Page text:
Hansen and Jonsson describe the relation between the foundation of the EEC and the African decolonisation as a gradual process that made the old system seamlessly transform into a new one, without changing the fundamental parameters determining the relation of Africa and Europe[30]. Eurafrica’s disappearance from history thus enabled the Myth of Immaculate Conception of the EEC: the idea of the latter and later the EU as a pure origin and fresh start[31]. While Eurafrica may be underexposed in the current history books, it has never been more relevant. Hansen and Jonsson claim that a basic understanding of Eurafrican history is crucial in any attempt to understand the ‘new scramble for Africa’ and the role of the EU in this dynamic[32].

2.3 Original conceptual framework for the colonial sensitivity of the House of European History

For an exhibition to have a colonially sensitive approach, two out of six conditions from the first dimension of the framework should be present: one from each category (‘other’ vs. ‘self’). The HEH undoubtedly had to adhere to certain limits, both in terms of space and quantity of information. This could result in the rebuttal that meeting all six conditions is too demanding. When the application of the first dimension categorises an exhibition as non-colonially sensitive, chances are slim that a debunking of the myth will follow since a colonially sensitive context is crucial. However, a colonially sensitive exhibition does not guarantee a debunking of the myth. Following the conceptual framework, an exhibition debunks this myth and is therefore colonial sensitive regarding the EEC’s birth when meeting two conditions, one in both categories of ‘the other’ and ‘the self’.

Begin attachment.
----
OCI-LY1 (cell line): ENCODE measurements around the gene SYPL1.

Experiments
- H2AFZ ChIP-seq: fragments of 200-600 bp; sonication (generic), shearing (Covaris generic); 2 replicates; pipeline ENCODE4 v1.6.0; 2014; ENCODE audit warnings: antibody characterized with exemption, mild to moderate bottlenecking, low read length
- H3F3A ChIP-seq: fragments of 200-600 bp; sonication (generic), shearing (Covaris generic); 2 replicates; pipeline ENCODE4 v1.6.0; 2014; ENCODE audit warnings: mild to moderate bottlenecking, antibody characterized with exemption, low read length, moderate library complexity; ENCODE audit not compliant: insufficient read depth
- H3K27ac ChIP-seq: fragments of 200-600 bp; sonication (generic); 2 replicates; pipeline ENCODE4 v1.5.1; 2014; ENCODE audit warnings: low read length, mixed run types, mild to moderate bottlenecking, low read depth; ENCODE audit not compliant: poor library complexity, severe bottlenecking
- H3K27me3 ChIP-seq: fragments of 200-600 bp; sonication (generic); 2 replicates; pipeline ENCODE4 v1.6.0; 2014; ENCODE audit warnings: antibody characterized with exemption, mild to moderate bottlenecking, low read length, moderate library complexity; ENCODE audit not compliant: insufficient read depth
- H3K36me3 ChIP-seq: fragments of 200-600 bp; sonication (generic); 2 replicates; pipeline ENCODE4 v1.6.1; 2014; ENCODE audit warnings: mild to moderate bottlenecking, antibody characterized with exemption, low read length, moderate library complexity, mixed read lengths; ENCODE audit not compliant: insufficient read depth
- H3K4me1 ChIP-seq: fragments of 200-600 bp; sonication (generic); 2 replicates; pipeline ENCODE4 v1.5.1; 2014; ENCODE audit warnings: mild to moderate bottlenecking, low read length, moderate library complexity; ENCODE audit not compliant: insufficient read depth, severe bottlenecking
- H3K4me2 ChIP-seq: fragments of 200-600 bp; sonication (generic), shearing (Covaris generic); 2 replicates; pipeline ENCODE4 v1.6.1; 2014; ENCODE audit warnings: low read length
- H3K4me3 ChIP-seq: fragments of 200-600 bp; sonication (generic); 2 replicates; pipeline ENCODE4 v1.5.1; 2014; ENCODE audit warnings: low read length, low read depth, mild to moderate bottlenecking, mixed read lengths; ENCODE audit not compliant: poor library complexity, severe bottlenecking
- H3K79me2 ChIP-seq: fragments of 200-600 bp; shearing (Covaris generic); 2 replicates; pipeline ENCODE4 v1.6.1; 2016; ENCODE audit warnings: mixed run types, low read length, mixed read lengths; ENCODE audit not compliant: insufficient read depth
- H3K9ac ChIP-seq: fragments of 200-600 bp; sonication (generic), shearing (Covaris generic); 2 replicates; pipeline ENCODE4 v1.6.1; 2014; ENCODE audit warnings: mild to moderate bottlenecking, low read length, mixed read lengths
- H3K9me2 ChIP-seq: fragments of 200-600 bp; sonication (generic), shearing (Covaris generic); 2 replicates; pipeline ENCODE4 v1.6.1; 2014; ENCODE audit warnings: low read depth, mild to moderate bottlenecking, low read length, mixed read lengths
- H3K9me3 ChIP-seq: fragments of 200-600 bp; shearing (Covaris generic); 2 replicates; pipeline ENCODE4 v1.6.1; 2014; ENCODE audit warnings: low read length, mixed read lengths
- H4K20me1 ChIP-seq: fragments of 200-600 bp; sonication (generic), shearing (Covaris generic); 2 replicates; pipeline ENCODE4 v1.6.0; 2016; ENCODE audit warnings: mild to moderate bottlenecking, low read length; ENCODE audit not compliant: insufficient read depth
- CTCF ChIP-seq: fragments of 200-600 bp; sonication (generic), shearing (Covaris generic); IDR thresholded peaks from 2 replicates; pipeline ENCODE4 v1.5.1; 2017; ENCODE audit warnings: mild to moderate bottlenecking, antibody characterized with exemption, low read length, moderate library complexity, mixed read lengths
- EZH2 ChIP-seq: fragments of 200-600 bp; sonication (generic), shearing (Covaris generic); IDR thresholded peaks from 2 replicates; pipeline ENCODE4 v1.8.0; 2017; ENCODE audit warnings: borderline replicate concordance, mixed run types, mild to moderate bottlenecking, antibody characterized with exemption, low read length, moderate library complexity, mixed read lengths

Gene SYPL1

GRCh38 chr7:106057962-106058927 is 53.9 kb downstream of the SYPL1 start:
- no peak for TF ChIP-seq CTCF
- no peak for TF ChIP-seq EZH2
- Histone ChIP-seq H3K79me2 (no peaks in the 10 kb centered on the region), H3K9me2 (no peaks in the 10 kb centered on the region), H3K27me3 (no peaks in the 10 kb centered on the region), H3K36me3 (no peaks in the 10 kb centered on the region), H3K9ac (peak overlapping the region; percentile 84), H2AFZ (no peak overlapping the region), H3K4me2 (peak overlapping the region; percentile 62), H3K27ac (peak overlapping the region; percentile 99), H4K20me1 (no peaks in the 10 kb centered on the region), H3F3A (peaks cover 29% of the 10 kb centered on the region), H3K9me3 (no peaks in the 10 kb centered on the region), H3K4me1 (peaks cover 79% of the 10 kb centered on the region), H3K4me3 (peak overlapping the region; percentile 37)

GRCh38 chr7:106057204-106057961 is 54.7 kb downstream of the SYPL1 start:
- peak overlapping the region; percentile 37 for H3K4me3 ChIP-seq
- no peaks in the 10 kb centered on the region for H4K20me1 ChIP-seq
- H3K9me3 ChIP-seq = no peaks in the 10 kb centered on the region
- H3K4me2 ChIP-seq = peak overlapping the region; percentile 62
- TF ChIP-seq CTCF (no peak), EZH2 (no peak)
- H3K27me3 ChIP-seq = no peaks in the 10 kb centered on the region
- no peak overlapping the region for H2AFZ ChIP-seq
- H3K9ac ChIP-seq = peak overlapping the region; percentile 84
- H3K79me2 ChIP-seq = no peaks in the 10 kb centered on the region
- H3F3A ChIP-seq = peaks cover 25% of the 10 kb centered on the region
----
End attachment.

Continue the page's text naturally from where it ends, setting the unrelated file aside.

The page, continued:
Figure 1: Original conceptual framework for the colonial sensitivity of the House of European History


Colonially sensitive approach

Myth of Immaculate Conception of the EEC


‘The other’


  •  ‘The other’ is never objectified, patronised, or portrayed as in need of something only 'the self' can provide. 
  • ‘The other’ has agency. 
  • 'The other’ and their human experience regarding what was imposed on them by ‘the self’ are treated with respect.   
  • Recognition of the subaltern’s share in the EEC’s birth.
  • Representation of the subaltern experience as regards territorial decisions following the Treaties of Rome.


‘The self’



  • ‘The self’ is deconstructed as the primary subject of world history.
  • ‘The self’ is not portrayed as superior. 
  • The connection between the histories of ‘the self’ and ‘the other’ is recognised and respected.
  • Recognition of European motivations for Eurafrica. 
  • Recognition of remaining inequality after the EEC’s birth. 

Source: Own synthesis, based on Meera Sabaratnam[33] and  Peo Hansen & Stefan Jonsson[34]

Chapter 3: Initial hypotheses

1: The perspective of ‘the self’ is all-important